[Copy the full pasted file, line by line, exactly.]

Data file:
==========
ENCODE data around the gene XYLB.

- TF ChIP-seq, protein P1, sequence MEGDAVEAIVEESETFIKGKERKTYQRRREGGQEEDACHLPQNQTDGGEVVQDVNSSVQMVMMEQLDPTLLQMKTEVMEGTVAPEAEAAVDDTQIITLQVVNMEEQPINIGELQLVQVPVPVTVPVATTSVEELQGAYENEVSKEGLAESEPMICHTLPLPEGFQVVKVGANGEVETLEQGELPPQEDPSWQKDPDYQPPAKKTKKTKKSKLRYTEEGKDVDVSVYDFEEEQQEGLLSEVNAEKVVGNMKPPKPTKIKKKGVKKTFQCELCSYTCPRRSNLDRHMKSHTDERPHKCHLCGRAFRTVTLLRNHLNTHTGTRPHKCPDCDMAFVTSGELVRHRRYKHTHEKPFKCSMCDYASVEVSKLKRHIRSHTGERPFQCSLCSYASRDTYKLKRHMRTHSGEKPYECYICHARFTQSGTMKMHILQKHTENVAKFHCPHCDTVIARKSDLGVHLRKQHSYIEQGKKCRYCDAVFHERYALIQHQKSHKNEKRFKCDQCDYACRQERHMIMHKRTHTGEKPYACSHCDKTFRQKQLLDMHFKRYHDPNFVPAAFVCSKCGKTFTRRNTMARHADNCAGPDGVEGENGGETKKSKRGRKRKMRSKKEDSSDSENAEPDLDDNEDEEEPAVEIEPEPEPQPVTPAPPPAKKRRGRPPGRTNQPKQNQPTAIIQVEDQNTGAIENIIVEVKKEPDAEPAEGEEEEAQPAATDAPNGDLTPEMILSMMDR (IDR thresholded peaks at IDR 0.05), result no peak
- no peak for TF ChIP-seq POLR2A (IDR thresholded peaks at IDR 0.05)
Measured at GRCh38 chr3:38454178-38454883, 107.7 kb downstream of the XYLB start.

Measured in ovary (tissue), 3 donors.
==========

ENCODE data around the gene XYLB.

- TF ChIP-seq, protein P1, sequence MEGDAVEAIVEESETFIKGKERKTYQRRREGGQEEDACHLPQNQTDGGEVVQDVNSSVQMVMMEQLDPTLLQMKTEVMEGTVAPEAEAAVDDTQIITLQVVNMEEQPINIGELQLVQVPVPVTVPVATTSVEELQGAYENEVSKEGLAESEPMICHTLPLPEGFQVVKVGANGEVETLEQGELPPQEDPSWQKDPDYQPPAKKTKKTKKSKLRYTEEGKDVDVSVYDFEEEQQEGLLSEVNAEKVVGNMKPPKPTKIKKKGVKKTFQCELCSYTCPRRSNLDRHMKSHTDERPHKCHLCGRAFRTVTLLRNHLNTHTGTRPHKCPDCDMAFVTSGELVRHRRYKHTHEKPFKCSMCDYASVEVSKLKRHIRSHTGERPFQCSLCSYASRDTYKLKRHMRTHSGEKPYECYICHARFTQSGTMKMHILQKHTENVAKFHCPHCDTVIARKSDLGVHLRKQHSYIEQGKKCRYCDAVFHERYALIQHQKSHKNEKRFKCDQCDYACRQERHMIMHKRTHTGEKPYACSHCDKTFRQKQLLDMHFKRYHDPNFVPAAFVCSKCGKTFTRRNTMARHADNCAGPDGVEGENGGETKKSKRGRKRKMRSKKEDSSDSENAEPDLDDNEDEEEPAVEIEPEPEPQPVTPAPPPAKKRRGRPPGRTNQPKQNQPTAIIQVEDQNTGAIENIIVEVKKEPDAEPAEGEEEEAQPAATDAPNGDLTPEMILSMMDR (IDR thresholded peaks at IDR 0.05), result no peak
- no peak for TF ChIP-seq POLR2A (IDR thresholded peaks at IDR 0.05)
Measured at GRCh38 chr3:38454178-38454883, 107.7 kb downstream of the XYLB start.

Measured in ovary (tissue), 3 donors.